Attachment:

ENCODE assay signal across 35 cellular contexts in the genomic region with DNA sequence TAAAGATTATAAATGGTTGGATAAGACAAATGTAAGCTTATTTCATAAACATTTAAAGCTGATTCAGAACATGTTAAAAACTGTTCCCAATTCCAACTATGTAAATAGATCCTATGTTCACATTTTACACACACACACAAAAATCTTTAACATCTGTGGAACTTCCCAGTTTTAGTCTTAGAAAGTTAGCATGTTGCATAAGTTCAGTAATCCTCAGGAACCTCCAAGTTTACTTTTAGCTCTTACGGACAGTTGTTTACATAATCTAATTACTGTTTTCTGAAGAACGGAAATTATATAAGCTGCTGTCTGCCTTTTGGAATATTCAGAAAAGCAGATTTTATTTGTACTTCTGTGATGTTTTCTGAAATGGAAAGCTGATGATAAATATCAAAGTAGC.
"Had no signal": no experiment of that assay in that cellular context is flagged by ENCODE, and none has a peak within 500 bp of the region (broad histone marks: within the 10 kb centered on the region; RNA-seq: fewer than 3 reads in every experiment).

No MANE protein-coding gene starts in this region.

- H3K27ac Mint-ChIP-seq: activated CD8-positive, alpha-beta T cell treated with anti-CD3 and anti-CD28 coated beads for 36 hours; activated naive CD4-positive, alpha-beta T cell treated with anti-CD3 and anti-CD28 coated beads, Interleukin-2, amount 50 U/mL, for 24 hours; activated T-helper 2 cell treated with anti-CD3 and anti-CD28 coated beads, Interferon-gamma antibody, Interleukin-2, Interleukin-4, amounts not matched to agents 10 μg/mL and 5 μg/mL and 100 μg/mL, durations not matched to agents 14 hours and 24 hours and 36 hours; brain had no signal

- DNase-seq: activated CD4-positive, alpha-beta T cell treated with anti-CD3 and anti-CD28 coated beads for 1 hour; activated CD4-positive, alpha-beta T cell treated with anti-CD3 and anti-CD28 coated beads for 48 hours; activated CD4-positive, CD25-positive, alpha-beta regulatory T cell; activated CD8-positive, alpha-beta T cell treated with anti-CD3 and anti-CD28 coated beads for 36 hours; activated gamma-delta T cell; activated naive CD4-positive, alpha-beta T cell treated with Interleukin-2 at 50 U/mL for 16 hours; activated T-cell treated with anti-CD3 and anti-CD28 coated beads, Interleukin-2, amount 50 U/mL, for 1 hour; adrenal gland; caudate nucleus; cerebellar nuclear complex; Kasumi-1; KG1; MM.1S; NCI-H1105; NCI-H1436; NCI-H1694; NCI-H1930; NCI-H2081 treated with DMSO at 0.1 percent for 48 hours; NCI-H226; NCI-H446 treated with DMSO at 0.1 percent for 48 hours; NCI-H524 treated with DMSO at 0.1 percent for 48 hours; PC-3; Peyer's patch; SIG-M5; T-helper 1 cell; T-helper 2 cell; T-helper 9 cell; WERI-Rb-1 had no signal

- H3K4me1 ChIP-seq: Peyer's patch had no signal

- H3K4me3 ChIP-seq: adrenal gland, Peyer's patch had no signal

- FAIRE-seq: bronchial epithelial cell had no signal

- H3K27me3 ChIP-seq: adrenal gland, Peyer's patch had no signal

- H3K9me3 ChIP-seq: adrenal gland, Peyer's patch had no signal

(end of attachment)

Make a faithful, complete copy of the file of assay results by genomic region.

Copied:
ENCODE assay signal across 35 cellular contexts in the genomic region with DNA sequence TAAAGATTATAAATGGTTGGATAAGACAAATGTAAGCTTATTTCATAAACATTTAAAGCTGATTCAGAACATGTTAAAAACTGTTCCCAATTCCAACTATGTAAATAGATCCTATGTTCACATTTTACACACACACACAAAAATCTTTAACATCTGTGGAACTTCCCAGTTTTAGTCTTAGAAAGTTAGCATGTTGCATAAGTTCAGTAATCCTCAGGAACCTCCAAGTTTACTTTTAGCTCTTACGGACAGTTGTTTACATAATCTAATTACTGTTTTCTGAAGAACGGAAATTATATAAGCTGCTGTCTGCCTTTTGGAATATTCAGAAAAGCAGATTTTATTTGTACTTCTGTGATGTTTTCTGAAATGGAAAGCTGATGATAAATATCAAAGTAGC.
"Had no signal": no experiment of that assay in that cellular context is flagged by ENCODE, and none has a peak within 500 bp of the region (broad histone marks: within the 10 kb centered on the region; RNA-seq: fewer than 3 reads in every experiment).

No MANE protein-coding gene starts in this region.

- H3K27ac Mint-ChIP-seq: activated CD8-positive, alpha-beta T cell treated with anti-CD3 and anti-CD28 coated beads for 36 hours; activated naive CD4-positive, alpha-beta T cell treated with anti-CD3 and anti-CD28 coated beads, Interleukin-2, amount 50 U/mL, for 24 hours; activated T-helper 2 cell treated with anti-CD3 and anti-CD28 coated beads, Interferon-gamma antibody, Interleukin-2, Interleukin-4, amounts not matched to agents 10 μg/mL and 5 μg/mL and 100 μg/mL, durations not matched to agents 14 hours and 24 hours and 36 hours; brain had no signal

- DNase-seq: activated CD4-positive, alpha-beta T cell treated with anti-CD3 and anti-CD28 coated beads for 1 hour; activated CD4-positive, alpha-beta T cell treated with anti-CD3 and anti-CD28 coated beads for 48 hours; activated CD4-positive, CD25-positive, alpha-beta regulatory T cell; activated CD8-positive, alpha-beta T cell treated with anti-CD3 and anti-CD28 coated beads for 36 hours; activated gamma-delta T cell; activated naive CD4-positive, alpha-beta T cell treated with Interleukin-2 at 50 U/mL for 16 hours; activated T-cell treated with anti-CD3 and anti-CD28 coated beads, Interleukin-2, amount 50 U/mL, for 1 hour; adrenal gland; caudate nucleus; cerebellar nuclear complex; Kasumi-1; KG1; MM.1S; NCI-H1105; NCI-H1436; NCI-H1694; NCI-H1930; NCI-H2081 treated with DMSO at 0.1 percent for 48 hours; NCI-H226; NCI-H446 treated with DMSO at 0.1 percent for 48 hours; NCI-H524 treated with DMSO at 0.1 percent for 48 hours; PC-3; Peyer's patch; SIG-M5; T-helper 1 cell; T-helper 2 cell; T-helper 9 cell; WERI-Rb-1 had no signal

- H3K4me1 ChIP-seq: Peyer's patch had no signal

- H3K4me3 ChIP-seq: adrenal gland, Peyer's patch had no signal

- FAIRE-seq: bronchial epithelial cell had no signal

- H3K27me3 ChIP-seq: adrenal gland, Peyer's patch had no signal

- H3K9me3 ChIP-seq: adrenal gland, Peyer's patch had no signal